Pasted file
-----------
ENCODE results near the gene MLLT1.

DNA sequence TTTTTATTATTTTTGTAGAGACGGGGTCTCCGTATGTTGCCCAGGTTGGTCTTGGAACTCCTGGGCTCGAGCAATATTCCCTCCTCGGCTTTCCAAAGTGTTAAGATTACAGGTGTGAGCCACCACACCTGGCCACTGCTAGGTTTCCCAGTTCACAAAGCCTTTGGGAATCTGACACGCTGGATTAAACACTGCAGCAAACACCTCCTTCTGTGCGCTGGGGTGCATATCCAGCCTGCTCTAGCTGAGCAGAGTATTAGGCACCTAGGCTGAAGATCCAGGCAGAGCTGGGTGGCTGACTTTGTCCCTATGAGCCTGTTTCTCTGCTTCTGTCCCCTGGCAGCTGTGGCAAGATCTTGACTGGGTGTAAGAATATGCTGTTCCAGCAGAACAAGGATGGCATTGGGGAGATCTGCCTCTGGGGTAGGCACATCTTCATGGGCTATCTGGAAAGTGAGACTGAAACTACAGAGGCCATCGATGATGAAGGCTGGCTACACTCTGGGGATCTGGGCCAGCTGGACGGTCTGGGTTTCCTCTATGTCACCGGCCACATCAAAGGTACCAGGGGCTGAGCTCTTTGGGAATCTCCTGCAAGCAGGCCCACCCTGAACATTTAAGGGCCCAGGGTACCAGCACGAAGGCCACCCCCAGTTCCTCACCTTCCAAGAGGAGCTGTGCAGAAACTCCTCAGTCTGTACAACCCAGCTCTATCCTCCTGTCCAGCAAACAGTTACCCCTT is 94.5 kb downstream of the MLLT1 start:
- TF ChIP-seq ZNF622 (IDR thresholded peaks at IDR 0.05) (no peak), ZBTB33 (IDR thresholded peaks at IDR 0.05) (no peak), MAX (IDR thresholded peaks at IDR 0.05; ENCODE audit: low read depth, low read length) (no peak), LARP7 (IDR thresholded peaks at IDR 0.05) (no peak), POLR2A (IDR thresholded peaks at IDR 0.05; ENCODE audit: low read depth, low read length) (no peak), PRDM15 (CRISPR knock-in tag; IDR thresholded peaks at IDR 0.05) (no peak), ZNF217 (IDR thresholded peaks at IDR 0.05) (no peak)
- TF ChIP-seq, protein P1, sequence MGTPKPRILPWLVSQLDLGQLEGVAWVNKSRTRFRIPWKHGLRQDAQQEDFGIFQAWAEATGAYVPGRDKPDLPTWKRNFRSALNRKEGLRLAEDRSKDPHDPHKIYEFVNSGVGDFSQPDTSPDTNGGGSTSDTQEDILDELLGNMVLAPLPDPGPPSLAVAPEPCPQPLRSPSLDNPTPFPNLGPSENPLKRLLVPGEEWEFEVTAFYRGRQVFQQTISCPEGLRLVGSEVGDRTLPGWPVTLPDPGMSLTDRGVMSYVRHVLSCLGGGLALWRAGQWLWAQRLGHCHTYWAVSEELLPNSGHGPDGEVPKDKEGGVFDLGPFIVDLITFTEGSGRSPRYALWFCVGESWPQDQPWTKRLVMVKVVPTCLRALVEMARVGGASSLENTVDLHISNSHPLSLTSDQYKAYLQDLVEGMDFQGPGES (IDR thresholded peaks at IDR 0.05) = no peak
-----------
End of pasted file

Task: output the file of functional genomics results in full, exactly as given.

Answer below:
ENCODE results near the gene MLLT1.

DNA sequence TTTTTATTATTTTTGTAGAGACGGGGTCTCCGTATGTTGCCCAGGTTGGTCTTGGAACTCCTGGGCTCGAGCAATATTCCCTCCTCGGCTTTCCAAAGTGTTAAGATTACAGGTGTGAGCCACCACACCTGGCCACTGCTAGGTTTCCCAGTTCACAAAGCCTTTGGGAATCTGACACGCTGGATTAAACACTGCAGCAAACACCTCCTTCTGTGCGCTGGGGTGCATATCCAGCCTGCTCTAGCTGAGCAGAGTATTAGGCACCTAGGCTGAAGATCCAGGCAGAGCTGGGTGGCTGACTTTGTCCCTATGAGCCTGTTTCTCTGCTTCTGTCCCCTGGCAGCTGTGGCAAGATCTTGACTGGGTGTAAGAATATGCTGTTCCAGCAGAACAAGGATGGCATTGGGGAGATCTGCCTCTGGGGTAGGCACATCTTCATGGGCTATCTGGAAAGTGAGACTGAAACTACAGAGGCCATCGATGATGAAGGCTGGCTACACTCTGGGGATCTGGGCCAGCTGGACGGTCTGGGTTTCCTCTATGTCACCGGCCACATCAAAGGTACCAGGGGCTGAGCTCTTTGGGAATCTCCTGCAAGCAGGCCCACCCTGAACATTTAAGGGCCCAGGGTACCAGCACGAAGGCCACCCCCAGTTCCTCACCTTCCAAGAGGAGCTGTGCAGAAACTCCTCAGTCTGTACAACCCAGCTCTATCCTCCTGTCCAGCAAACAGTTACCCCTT is 94.5 kb downstream of the MLLT1 start:
- TF ChIP-seq ZNF622 (IDR thresholded peaks at IDR 0.05) (no peak), ZBTB33 (IDR thresholded peaks at IDR 0.05) (no peak), MAX (IDR thresholded peaks at IDR 0.05; ENCODE audit: low read depth, low read length) (no peak), LARP7 (IDR thresholded peaks at IDR 0.05) (no peak), POLR2A (IDR thresholded peaks at IDR 0.05; ENCODE audit: low read depth, low read length) (no peak), PRDM15 (CRISPR knock-in tag; IDR thresholded peaks at IDR 0.05) (no peak), ZNF217 (IDR thresholded peaks at IDR 0.05) (no peak)
- TF ChIP-seq, protein P1, sequence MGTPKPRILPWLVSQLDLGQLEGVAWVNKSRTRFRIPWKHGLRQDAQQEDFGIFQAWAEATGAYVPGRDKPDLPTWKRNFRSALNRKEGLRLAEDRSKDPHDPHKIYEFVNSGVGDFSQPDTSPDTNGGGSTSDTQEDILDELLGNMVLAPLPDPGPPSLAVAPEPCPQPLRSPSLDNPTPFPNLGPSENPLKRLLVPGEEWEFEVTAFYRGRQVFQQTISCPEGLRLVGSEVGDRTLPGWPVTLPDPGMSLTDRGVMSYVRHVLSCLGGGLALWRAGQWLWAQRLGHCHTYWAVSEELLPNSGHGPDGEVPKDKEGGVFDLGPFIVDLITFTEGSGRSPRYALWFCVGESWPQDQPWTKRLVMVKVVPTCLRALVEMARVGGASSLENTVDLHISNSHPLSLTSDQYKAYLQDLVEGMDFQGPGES (IDR thresholded peaks at IDR 0.05) = no peak